NAR False Prophet, Jim Raley, while preaching at Ark Fellowship in Kannapolis, NC, says that God told him that the audience was “pregnant” and that they need to be prepared to “push” because they’re getting ready to “birth” something.
How stupid. The fact that anyone is willing to sit under such nonsense is a complete disaster and an indictment on not only the spiritual state of these lost souls, but the intellect of people in general.
The New Apostolic Reformation (NAR) is a controversial movement within Christianity that claims to restore the authority of modern-day apostles and prophets. When NAR preachers say that they are “pregnant” in a spiritual sense and about to “birth” something, they are using metaphorical language that has no clear basis in Scripture.
In this context, being “pregnant” is supposed to represent carrying a spiritual burden, a divine revelation, or a new ministry initiative that they believe God has placed upon them. The process of “birthing” refers to the manifestation or realization of that revelation or ministry in the physical world, such as launching a new church or starting a new outreach program.
This metaphor of spiritual pregnancy and birth is not found in the Bible and is an attempt by these self-appointed “prophets” and “apostles” to sensationalize their message or mission. By using such vivid language, they are trying to gain attention and support from their followers without providing a solid scriptural foundation for their claims.
Raley refers to himself as an “apostle” despite there no longer being prophets and apostles in the modern church. The very notion of modern-day apostles and prophets is a blatant departure from the biblical teachings and a distortion of the foundations upon which Christianity rests. Scripture itself provides irrefutable evidence against the existence of such self-proclaimed authorities in the church today.
Firstly, let us examine the qualifications of an apostle as laid out in the Bible. According to Acts 1:21-22, an apostle must have been an eyewitness of the resurrected Christ, and must have accompanied Jesus and the original twelve apostles from the beginning of His ministry until His ascension. No modern self-appointed apostle or prophet can claim this and possibly fulfill these requirements, as they were clearly exclusive to the first-century followers of Christ.
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Furthermore, the Apostle Paul’s unique calling in Acts 9, as the “apostle to the Gentiles,” was a singular event that demonstrated God’s grace and sovereign plan. Attempting to equate modern individuals with Paul’s apostleship undermines the unparalleled nature of his calling and diminishes the divine purpose that Scripture ascribes to his ministry.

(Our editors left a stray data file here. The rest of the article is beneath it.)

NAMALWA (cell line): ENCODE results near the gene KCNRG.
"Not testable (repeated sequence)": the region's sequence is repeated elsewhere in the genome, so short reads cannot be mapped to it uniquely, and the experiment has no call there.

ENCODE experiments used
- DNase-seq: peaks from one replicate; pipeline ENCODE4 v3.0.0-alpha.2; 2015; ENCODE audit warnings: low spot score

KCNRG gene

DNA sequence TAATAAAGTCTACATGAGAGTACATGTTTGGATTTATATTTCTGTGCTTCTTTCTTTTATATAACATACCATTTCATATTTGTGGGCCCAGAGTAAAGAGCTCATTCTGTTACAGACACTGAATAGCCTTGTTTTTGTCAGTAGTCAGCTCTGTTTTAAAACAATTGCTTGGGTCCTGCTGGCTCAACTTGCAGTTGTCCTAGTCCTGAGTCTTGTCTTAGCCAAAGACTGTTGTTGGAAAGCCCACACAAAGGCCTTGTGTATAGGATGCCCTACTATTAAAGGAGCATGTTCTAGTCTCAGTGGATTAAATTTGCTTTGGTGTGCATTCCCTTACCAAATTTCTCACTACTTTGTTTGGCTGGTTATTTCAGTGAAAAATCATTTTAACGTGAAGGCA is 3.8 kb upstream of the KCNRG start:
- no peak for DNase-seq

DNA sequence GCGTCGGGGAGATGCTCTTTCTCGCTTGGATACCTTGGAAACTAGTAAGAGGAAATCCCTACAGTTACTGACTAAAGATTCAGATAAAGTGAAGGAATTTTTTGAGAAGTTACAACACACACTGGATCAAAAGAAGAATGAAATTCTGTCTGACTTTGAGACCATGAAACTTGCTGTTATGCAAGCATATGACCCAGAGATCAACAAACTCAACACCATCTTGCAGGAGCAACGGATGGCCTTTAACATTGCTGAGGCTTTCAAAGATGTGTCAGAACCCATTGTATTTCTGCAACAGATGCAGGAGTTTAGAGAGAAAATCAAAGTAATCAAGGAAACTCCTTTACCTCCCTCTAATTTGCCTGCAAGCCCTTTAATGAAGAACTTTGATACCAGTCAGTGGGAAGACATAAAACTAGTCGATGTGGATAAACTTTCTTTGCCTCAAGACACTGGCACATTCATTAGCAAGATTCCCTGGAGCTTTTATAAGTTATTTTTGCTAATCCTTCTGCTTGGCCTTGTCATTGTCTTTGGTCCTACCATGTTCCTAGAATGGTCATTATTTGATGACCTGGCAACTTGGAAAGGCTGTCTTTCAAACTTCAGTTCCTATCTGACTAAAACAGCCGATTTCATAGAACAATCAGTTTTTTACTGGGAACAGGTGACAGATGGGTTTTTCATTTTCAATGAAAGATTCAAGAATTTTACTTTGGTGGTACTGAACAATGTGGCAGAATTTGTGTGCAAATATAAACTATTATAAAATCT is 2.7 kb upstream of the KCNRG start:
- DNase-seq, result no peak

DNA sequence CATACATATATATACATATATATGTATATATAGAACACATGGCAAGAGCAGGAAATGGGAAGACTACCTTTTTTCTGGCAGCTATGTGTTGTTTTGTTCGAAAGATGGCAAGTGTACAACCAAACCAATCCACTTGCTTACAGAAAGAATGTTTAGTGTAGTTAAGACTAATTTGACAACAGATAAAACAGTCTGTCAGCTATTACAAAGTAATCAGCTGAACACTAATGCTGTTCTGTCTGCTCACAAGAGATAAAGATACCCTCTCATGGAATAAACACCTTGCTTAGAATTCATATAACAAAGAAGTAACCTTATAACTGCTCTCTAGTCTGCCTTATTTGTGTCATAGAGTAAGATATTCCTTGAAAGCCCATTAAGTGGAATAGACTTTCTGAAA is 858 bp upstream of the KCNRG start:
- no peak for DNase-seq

Ephesians 2:19-20 describes the role of the apostles and prophets in the establishment of the church: “So then you are no longer strangers and aliens, but you are fellow citizens with the saints and members of the household of God, built on the foundation of the apostles and prophets, Christ Jesus himself being the cornerstone.” This passage affirms that the church’s foundation was laid once and for all by the original apostles and prophets, with Christ as the cornerstone. Introducing new apostles and prophets is not only unbiblical but also challenges the sufficiency of Christ’s work.
The New Testament consistently warns believers to be vigilant against false prophets and teachers (e.g., Matthew 7:15, 24:11; 2 Peter 2:1). The Bible urges Christians to test every teaching against Scripture (Acts 17:11; 1 Thessalonians 5:21), which remains the ultimate and final authority for faith and practice (2 Timothy 3:16-17). By claiming to receive new revelations, modern prophets seek to subvert the authority of Scripture, casting doubt on its sufficiency and opening the door for subjective, fallible human interpretations.
The idea of modern-day apostles and prophets is a baseless innovation that contradicts the clear teachings of Scripture. Those who adhere to such beliefs disregard the qualifications of apostles, undermine the unique calling of Paul, challenge the foundational nature of the apostles and prophets in the church, and threaten the authority and sufficiency of Scripture. The Bible is unequivocal in its opposition to these unbiblical claims, leaving no room for confusion or compromise for the true followers of Christ. The New Apostolic Reformation and those movements aligned with it are nothing more than cults built around the personalities of men who should be marked and avoided.